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What Makes Us Lutheran?

Pr. Tom Walker

October, 2010


photo of Pr. Tom WalkerMost people feel confident about what makes a person Christian. It is faith in Jesus as Lord and a willingness to acknowledge the Bible's authority to direct our lives and understandings. But when it gets to the matter of what makes us Lutheran, things seem to get more confusing. The definition of what makes someone Lutheran spans the spectrum from someone going to a church with "Lutheran" in its name to a deep scholarly understanding of the writings of the reformer. I'm wondering if we could come up with a more workable understanding on an everyday level.

I think that just as the Bible teaches us about being Christian, Luther's Small Catechism teaches us about being Lutheran. Please note that those two things are not of equal importance. Being Christian is essential to salvation. Being Lutheran is just a great choice among a lot of really fine ways to be Christian. But if someone wanted to be a Lutheran, then Luther's Small Catechism is the key resource. Written in easy to understand language, this little document packs a lot of wallop! With every word backed up by Scripture, it seeks to address important questions that Christians ask about their faith and how to live a Christian life.

Take for example the question, "How does a person come to Christian faith?" The explanation to the Third Article of the Apostles Creed gives an amazing answer:

"I believe that I cannot by my own reason or strength believe in Jesus Christ, my Lord, or come to him; but the Holy Spirit has called me through the Gospel, enlightened me with his gifts, and sanctified and preserved me in the true faith."

Can you get a more clear definition of salvation by grace than that? And it is explained in clear language that everyone can understand.

Or let's consider the question, "How should Christians speak the truth?" In the explanation to the eighth commandment Martin Luther writes:

"We should fear and love God so that we do not betray, slander, lie, or gossip about our neighbors, but defend them, speak well of them, and put the most charitable construction on all that they do."

In this amazingly tidy package we have clarity about our actions in truth speaking. Motivation comes both from fear of God and love of Him. Not only do we refrain from hurting our neighbors with false witness, but we actively seek to speak well of them. The term neighbor itself puts the focus of our actions beyond our circle of family and friends to those God places around us in our lives. It is this clarity and vision that has always been the heart of what it means to say things in a Lutheran way. It is clear that we learn it best from Luther's Small Catechism.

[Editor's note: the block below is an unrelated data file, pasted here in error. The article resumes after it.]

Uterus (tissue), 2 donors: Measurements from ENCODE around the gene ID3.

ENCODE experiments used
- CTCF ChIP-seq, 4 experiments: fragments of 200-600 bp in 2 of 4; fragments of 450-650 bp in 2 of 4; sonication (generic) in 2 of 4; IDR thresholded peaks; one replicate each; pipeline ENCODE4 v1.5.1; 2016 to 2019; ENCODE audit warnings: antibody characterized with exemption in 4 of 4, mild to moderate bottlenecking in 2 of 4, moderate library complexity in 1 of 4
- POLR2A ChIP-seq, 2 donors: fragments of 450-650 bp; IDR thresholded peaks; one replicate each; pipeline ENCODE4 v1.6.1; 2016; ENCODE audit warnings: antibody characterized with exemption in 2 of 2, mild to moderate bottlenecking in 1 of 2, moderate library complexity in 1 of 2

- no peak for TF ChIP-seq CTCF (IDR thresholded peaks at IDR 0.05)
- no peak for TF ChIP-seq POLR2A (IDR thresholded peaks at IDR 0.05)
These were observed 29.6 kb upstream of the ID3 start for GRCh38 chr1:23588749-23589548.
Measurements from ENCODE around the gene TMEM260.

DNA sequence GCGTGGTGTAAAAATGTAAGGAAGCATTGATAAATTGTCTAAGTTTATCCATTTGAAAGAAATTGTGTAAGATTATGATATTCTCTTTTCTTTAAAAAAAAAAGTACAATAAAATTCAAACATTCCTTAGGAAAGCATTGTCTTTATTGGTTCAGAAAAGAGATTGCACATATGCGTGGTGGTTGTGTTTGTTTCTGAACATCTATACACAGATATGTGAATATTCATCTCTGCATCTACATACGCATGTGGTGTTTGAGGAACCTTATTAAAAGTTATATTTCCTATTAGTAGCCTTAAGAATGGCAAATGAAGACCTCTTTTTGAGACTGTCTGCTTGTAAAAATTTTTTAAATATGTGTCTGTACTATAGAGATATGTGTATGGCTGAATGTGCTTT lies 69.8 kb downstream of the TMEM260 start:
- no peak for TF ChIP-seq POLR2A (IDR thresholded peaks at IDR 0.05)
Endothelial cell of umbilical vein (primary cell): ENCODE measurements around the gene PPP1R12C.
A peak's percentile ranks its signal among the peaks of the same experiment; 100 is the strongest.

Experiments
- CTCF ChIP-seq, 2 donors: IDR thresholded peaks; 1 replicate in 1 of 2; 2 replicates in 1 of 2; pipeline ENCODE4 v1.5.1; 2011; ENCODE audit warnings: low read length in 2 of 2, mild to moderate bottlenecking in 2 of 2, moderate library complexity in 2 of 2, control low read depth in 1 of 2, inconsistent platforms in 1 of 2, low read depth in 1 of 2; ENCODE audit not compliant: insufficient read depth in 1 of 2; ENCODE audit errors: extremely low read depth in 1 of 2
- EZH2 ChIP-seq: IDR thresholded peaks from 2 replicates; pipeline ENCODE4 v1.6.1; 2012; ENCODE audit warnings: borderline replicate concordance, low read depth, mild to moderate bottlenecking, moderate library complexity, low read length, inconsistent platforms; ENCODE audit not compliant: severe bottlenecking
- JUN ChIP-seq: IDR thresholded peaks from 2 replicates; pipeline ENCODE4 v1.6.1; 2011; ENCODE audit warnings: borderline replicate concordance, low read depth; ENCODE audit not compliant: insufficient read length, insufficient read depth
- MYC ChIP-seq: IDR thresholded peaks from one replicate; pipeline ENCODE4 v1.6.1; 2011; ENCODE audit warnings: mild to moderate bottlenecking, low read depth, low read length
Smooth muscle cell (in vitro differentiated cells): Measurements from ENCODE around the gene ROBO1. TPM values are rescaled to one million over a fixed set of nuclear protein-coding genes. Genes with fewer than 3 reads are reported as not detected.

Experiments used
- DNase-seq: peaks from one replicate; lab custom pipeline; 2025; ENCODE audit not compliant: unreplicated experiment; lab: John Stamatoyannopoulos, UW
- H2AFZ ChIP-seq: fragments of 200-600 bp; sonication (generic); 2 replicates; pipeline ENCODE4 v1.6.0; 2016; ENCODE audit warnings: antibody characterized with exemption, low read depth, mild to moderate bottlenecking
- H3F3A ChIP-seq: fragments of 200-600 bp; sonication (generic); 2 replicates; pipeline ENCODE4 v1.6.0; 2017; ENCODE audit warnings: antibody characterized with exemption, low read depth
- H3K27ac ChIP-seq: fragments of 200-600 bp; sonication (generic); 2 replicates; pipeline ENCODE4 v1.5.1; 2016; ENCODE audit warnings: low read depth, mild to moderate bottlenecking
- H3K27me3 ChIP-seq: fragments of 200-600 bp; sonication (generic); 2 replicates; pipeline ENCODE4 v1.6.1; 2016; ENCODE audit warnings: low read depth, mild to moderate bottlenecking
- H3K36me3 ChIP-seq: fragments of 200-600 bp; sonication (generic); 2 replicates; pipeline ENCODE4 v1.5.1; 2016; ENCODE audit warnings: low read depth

"How should Christians pray to God?" is another crucial question for Christians. Again the Small Catechism addresses this in a fresh, clean style that anyone can understand. It says in the explanation to the Introduction to the Lord's Prayer, "Our Father who art in heaven":

God encourages us to believe that he is truly our Father, and that we are truly his children, so that we may boldly and confidently pray to him, just as beloved children speak to their dear father.

Faithful prayer, as taught by the catechism, comes because of how God encourages us to see our relationship with him. Building on experience we are taught to pray with the same kind of boldness and confidence that children use to talk to a loving father. This is the correct attitude and manner for Christian prayer. Again, grace filled clarity becomes the Lutheran way of explaining this important understanding.

Although the five parts of the Catechism do not address every question one could think to ask, most of the truly crucial questions are covered. Answers provide clarity from a strong Biblical foundation, but they leave room for contemplation and conversation as Lutheran Christians use this tool to work toward a better understanding of their life together in Christ. Better yet, proper use of the Catechism draws the Christian ever deeper into the Word.

If you haven't looked at your small catechism in a while we urge you to do so. In this time of confusion you may find it very useful. It will be especially useful if you want to get better in touch with what being a confessional Lutheran is all about.